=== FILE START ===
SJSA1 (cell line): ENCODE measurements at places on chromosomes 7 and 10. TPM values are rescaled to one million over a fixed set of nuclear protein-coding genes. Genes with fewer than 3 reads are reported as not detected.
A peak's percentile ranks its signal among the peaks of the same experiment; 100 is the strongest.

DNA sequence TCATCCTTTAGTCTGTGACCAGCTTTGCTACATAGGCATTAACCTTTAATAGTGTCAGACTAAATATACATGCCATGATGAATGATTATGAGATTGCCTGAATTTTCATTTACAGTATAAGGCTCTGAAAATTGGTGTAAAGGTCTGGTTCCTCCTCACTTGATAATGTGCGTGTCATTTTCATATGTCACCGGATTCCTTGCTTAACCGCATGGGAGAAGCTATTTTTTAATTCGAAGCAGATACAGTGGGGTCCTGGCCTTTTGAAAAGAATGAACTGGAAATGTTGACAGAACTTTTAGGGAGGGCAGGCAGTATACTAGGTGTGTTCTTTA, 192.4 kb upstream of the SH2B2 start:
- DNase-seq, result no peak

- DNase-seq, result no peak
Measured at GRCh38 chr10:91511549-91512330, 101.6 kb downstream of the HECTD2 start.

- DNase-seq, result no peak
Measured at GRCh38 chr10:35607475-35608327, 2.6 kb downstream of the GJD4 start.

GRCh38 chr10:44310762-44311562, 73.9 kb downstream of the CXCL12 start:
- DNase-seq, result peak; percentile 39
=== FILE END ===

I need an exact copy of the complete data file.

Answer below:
SJSA1 (cell line): ENCODE measurements at places on chromosomes 7 and 10. TPM values are rescaled to one million over a fixed set of nuclear protein-coding genes. Genes with fewer than 3 reads are reported as not detected.
A peak's percentile ranks its signal among the peaks of the same experiment; 100 is the strongest.

DNA sequence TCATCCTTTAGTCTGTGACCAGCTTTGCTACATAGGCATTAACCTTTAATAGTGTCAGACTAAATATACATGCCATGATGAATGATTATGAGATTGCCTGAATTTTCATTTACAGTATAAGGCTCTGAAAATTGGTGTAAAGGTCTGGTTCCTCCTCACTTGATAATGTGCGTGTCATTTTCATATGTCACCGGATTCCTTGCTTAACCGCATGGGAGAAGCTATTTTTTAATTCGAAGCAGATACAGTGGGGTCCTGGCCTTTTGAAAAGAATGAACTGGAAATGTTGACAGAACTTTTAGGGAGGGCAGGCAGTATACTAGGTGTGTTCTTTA, 192.4 kb upstream of the SH2B2 start:
- DNase-seq, result no peak

- DNase-seq, result no peak
Measured at GRCh38 chr10:91511549-91512330, 101.6 kb downstream of the HECTD2 start.

- DNase-seq, result no peak
Measured at GRCh38 chr10:35607475-35608327, 2.6 kb downstream of the GJD4 start.

GRCh38 chr10:44310762-44311562, 73.9 kb downstream of the CXCL12 start:
- DNase-seq, result peak; percentile 39